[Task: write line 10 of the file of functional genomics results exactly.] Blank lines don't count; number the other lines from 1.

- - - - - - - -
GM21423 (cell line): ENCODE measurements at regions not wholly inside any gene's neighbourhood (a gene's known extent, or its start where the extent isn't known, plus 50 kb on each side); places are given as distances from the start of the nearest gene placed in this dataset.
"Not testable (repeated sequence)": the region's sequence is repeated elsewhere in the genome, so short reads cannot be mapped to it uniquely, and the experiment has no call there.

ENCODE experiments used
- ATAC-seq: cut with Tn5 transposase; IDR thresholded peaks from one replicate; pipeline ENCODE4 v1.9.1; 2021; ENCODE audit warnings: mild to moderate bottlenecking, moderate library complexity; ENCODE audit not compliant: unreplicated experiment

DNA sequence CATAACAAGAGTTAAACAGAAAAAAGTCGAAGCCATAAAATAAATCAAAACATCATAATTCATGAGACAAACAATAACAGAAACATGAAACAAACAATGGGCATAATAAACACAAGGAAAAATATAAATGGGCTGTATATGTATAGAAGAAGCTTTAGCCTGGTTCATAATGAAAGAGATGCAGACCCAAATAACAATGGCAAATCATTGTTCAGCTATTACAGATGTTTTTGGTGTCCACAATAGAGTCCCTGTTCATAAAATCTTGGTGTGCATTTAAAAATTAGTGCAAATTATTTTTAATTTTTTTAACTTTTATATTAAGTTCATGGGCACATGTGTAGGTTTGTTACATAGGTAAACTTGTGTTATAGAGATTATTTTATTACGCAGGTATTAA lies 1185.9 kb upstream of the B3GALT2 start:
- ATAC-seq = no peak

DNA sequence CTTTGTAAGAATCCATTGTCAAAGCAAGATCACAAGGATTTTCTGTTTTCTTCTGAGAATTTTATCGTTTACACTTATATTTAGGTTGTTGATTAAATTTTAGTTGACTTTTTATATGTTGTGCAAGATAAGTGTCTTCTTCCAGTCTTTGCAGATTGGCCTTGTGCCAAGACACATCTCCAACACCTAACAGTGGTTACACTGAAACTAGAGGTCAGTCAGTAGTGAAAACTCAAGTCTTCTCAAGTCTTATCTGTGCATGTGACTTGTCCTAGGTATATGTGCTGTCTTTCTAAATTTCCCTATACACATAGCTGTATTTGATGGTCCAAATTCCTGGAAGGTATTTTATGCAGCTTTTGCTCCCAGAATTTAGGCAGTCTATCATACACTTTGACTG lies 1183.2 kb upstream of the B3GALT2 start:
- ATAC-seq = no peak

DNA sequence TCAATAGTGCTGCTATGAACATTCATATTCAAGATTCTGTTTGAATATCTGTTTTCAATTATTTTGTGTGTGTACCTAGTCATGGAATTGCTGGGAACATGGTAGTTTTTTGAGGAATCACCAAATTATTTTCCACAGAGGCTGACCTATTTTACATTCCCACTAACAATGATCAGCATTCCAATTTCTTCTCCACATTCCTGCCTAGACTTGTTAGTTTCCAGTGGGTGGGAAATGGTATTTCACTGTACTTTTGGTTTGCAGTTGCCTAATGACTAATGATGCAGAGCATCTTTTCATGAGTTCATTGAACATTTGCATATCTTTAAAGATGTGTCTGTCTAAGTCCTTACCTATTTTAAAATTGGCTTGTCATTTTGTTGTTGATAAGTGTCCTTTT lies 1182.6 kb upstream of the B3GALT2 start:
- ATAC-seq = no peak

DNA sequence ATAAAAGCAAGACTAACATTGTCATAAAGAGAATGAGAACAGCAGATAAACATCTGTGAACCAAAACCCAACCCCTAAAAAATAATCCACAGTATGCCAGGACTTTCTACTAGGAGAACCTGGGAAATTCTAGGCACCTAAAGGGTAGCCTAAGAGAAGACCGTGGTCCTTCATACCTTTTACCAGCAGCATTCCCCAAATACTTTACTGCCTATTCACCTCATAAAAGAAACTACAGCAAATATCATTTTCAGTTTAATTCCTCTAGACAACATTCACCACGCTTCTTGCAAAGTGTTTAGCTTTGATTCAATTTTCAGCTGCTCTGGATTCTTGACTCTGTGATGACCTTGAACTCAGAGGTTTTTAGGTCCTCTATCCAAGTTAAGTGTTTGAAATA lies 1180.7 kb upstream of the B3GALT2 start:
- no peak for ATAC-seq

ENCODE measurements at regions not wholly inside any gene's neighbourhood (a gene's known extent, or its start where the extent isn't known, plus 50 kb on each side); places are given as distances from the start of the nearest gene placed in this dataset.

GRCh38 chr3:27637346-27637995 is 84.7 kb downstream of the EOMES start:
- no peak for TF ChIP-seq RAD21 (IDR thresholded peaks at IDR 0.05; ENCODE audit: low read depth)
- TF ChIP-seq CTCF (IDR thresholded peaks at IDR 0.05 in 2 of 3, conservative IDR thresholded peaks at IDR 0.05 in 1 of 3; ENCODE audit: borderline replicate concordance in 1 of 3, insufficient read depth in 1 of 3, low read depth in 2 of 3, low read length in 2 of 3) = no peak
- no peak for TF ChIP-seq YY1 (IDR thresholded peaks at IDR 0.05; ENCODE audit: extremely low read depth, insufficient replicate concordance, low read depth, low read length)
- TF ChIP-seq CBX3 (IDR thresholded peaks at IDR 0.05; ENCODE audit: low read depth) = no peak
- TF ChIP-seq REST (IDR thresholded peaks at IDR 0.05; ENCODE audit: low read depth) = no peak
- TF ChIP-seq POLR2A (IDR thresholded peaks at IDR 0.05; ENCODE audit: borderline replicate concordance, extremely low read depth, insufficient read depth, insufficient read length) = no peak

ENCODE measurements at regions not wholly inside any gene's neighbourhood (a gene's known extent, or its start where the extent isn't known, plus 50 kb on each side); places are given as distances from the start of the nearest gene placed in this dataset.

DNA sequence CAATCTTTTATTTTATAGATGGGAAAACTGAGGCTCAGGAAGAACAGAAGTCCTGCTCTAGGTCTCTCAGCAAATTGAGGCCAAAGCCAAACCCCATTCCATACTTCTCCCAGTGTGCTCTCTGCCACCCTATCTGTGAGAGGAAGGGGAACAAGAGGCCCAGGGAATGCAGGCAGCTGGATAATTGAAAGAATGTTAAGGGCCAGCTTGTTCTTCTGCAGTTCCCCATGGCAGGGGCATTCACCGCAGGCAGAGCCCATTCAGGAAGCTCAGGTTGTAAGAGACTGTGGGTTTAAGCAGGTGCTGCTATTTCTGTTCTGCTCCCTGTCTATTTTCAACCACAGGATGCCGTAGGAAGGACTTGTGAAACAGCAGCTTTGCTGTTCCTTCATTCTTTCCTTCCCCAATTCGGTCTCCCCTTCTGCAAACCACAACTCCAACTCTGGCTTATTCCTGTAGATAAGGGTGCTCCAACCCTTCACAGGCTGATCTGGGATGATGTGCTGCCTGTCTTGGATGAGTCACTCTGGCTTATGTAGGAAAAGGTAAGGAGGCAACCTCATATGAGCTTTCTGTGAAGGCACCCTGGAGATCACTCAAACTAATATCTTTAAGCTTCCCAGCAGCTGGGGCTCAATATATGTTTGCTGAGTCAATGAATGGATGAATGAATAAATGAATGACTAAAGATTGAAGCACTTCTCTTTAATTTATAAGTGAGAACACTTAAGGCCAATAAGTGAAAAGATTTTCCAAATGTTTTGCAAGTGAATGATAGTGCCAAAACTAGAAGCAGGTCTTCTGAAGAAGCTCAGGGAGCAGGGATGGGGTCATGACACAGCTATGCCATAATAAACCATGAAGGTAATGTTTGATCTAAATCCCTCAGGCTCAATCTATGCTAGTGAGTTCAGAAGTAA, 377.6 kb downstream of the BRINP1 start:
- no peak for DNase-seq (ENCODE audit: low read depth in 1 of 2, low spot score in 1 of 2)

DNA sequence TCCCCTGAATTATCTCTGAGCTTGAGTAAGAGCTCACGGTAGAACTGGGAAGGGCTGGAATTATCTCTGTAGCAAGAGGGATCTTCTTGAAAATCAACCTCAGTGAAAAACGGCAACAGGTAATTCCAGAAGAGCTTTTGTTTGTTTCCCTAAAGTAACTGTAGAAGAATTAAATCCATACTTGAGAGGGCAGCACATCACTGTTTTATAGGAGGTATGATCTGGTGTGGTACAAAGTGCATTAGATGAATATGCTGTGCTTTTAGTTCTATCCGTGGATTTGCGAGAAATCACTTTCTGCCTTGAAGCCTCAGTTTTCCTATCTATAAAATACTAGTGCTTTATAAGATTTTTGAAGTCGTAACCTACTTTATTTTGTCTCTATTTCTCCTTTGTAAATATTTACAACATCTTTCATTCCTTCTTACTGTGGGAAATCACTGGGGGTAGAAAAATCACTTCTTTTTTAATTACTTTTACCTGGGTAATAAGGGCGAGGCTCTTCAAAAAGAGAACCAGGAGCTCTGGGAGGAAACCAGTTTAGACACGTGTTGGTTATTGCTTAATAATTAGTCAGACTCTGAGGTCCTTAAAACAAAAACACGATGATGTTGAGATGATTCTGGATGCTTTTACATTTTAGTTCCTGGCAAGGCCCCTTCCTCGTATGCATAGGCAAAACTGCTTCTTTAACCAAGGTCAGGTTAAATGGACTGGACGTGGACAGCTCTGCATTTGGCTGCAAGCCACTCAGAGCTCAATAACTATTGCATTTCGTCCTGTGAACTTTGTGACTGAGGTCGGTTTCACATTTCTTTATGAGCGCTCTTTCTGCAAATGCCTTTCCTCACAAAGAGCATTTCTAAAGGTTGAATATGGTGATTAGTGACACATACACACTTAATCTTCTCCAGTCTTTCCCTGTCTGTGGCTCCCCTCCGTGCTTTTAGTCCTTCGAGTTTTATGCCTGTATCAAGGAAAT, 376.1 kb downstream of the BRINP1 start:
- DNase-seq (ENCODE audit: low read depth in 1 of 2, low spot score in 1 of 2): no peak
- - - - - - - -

- ATAC-seq = no peak